There are so many things i would like to say about this beautiful and moving memoir -- it is the saddest and the lovliest. The darkest and the lightest. I chose to read it because of the most basic of human needs - curiosity. How does a mother , wife, daughter go on after losing her entire family - sons, husband, parents. Well, our hearts as readers break in conjunction with the story of her broken one and we discover several things along with her. In fact , her story is sort of a writing quest...more
"Such a puny life. Starved of their loveliness, I feel shrunken. Diminished and faded, without their sustenance, their beauty, their smiles."

What a shocking, horrific, heart wrenching story. At times I cried so much I struggled to breathe, other times I could not bring myself to shed a tear.

I cannot imagine something so terrible happening. To have eveyone close to you being taken from you in a moment. Whilst reading I could not even try and imagine what it must feel like. To come to terms not o...more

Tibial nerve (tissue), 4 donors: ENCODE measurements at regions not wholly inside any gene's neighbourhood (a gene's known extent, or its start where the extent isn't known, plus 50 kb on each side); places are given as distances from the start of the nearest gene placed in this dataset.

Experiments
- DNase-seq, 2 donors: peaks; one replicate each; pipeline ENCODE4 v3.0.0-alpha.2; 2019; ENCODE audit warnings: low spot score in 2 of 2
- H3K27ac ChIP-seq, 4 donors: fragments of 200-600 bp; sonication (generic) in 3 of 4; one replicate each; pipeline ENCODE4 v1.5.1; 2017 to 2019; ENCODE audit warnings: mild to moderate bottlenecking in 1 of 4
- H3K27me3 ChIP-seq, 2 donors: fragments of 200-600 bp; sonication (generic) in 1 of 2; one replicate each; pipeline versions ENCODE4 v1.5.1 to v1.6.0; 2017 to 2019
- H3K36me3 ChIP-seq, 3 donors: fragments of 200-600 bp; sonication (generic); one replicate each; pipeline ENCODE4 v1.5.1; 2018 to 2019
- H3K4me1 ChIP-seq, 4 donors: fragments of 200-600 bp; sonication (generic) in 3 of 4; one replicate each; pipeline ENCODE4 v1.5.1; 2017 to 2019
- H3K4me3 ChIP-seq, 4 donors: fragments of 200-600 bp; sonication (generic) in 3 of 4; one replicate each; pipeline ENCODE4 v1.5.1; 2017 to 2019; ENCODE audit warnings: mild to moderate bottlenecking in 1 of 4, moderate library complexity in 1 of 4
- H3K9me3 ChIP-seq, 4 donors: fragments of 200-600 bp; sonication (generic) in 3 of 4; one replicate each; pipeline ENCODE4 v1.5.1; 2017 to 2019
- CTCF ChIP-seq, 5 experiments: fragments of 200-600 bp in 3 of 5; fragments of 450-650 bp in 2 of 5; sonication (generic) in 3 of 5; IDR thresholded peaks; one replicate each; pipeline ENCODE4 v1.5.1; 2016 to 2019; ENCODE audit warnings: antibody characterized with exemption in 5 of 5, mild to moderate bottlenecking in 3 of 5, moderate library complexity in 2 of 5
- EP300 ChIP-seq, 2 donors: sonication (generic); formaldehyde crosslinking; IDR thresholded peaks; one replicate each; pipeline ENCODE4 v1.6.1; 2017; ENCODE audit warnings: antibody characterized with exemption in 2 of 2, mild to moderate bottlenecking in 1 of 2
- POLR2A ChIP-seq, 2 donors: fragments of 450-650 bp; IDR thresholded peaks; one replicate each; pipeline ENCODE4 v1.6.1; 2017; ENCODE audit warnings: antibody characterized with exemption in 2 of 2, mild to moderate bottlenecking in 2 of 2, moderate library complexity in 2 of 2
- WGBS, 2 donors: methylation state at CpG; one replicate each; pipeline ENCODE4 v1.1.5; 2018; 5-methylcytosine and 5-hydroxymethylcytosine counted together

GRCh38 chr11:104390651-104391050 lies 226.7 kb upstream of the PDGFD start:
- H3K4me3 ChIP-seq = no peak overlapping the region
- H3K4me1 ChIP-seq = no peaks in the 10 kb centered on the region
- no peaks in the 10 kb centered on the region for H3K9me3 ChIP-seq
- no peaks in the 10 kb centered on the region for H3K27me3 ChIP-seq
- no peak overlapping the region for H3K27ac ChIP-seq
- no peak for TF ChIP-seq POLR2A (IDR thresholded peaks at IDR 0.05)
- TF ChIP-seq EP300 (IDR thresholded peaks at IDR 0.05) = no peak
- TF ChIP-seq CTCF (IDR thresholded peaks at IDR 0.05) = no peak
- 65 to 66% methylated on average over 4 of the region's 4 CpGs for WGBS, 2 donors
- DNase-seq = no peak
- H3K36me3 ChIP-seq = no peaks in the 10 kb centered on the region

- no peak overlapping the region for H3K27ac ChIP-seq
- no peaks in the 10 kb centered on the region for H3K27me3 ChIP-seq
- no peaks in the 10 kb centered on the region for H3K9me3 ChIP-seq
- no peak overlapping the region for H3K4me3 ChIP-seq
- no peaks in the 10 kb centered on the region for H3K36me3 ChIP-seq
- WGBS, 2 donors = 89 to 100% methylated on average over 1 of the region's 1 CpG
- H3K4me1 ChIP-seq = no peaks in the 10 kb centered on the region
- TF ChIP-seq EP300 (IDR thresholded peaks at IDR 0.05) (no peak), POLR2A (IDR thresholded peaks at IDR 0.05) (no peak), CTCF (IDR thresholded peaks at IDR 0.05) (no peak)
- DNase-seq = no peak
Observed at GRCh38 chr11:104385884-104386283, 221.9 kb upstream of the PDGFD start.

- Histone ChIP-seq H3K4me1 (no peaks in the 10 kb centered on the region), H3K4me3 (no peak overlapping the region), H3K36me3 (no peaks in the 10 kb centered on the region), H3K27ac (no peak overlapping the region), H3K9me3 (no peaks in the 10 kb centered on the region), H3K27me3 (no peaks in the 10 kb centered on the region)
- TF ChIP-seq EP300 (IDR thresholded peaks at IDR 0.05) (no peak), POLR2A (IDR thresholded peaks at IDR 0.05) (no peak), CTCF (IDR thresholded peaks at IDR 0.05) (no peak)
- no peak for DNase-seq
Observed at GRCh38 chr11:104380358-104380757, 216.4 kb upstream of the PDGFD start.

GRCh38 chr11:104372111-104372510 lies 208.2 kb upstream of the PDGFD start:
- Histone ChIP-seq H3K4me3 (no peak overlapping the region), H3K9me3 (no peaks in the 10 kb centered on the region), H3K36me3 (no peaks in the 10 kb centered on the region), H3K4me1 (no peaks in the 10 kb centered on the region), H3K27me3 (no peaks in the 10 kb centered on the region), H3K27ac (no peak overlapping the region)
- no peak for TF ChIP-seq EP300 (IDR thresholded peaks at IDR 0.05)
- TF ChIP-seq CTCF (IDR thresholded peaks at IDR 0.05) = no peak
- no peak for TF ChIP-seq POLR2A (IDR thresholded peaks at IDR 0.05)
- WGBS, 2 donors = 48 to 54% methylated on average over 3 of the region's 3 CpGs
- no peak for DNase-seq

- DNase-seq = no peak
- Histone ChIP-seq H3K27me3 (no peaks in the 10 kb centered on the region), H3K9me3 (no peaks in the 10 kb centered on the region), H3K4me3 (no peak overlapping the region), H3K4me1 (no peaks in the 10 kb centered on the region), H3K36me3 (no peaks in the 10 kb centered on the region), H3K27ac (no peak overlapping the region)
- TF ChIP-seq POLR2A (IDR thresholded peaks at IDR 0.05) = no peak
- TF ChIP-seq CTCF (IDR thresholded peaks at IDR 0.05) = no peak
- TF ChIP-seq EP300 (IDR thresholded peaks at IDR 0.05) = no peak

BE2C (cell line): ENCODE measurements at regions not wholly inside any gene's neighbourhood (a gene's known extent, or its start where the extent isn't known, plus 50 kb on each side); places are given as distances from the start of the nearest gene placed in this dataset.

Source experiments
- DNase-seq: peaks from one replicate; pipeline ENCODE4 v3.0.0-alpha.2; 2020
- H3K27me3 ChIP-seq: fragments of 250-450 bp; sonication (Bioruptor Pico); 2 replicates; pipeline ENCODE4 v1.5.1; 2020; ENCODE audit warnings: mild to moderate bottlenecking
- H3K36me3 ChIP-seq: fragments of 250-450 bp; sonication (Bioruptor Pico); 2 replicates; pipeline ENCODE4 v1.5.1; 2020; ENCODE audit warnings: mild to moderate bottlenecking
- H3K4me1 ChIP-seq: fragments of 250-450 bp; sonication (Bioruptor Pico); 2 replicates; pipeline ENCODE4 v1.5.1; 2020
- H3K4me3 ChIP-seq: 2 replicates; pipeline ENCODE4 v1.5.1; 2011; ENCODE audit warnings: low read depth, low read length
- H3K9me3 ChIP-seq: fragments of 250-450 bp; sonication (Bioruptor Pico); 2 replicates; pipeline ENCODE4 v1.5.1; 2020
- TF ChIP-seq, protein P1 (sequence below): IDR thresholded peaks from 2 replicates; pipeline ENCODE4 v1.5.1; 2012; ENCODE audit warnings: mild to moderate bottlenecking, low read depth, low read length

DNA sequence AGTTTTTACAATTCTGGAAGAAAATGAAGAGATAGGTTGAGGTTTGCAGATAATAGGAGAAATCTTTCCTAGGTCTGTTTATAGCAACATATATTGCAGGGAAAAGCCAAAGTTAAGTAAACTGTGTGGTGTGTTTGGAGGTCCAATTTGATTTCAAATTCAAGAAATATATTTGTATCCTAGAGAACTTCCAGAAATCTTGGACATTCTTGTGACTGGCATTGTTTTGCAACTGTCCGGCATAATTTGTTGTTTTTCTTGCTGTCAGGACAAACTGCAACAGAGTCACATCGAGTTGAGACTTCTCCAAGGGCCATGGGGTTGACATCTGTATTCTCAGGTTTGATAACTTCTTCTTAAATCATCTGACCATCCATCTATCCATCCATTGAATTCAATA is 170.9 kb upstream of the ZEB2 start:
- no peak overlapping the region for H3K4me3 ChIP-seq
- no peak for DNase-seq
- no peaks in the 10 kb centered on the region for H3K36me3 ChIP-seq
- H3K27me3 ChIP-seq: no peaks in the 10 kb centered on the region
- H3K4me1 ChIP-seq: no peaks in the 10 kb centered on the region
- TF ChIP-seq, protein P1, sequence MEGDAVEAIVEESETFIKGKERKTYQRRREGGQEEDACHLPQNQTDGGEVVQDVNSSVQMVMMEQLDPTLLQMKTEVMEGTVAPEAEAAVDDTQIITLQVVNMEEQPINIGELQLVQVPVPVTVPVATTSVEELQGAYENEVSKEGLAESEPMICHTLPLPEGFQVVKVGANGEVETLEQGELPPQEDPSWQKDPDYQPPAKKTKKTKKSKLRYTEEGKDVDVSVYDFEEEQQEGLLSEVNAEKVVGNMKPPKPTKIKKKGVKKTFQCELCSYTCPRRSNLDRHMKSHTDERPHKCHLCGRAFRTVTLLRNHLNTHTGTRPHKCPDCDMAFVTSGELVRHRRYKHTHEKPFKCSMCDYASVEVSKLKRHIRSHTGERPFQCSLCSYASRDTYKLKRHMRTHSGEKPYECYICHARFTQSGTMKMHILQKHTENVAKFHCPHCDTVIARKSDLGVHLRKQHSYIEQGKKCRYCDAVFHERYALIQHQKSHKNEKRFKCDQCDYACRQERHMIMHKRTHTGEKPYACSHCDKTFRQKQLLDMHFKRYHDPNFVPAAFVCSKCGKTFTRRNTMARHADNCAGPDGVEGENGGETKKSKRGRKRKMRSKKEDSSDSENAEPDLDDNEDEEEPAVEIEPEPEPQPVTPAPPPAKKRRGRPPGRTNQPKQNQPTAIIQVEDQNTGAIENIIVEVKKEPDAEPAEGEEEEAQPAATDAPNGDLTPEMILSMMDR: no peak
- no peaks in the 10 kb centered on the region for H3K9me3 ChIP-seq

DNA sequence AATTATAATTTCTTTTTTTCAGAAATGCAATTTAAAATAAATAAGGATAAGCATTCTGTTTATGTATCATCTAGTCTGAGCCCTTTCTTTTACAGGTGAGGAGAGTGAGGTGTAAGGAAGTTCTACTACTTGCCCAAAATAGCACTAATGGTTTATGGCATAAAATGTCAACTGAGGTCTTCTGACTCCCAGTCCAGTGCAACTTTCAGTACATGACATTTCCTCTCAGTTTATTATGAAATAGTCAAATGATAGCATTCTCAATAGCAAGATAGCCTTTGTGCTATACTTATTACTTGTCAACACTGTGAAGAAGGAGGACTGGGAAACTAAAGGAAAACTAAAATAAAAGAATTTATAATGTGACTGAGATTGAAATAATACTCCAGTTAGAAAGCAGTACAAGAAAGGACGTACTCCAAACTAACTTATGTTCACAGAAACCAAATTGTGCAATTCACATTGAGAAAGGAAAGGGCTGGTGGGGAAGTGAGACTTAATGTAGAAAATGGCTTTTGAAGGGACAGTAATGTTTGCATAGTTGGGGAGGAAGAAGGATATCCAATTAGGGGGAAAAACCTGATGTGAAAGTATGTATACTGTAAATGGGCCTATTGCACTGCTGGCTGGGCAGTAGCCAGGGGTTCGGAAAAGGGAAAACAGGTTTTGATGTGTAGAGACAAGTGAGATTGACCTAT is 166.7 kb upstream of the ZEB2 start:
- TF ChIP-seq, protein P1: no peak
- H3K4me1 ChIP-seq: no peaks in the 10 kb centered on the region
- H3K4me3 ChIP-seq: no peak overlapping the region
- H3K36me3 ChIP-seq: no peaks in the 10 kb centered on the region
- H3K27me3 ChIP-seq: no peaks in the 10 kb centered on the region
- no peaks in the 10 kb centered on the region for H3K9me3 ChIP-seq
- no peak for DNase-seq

This woman's account of life after the 2004 tsunami was heart-breaking, certainly, and was a reminder to enjoy the present, as not one of us knows how much time we have on this earth. I can't imagine losing a child or spouse, let alone my whole family. However, there were a few things that niggled at me as I read this. I should preface my thoughts by saying of course I understand that this was a theraputic process for her; she wasn't setting out to write an audience-pleasing best-seller, and of...more
Wave is Deraniyagala’s short and searing memoir focusing on the December 26, 2004 tsunami, which, when it hit Sri Lanka, killed the author’s parents, her husband, and their two young sons. In that family only the author survived. There’s no question that this is one of the most moving, painfully powerful, and gorgeously written memoirs I’ve read in many years. Instead, the question for me was why would I (or anyone) feel compelled to read such an upsetting documentation of sudden and unbearable...more